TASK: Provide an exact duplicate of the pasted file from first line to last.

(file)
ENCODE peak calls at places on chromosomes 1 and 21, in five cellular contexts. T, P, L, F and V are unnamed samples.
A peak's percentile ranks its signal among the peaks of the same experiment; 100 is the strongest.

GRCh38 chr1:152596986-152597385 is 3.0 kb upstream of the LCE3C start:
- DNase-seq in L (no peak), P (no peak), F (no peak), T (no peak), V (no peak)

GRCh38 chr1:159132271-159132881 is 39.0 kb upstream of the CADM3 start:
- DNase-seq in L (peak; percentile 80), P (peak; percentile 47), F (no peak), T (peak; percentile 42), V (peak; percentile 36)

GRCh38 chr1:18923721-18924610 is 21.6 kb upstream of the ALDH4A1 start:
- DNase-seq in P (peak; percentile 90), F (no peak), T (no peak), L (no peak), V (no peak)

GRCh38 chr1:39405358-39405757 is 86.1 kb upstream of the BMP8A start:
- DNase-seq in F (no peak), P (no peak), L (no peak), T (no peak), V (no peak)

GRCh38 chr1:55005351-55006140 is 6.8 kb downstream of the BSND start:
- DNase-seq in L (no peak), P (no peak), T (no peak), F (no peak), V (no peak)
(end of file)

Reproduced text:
ENCODE peak calls at places on chromosomes 1 and 21, in five cellular contexts. T, P, L, F and V are unnamed samples.
A peak's percentile ranks its signal among the peaks of the same experiment; 100 is the strongest.

GRCh38 chr1:152596986-152597385 is 3.0 kb upstream of the LCE3C start:
- DNase-seq in L (no peak), P (no peak), F (no peak), T (no peak), V (no peak)

GRCh38 chr1:159132271-159132881 is 39.0 kb upstream of the CADM3 start:
- DNase-seq in L (peak; percentile 80), P (peak; percentile 47), F (no peak), T (peak; percentile 42), V (peak; percentile 36)

GRCh38 chr1:18923721-18924610 is 21.6 kb upstream of the ALDH4A1 start:
- DNase-seq in P (peak; percentile 90), F (no peak), T (no peak), L (no peak), V (no peak)

GRCh38 chr1:39405358-39405757 is 86.1 kb upstream of the BMP8A start:
- DNase-seq in F (no peak), P (no peak), L (no peak), T (no peak), V (no peak)

GRCh38 chr1:55005351-55006140 is 6.8 kb downstream of the BSND start:
- DNase-seq in L (no peak), P (no peak), T (no peak), F (no peak), V (no peak)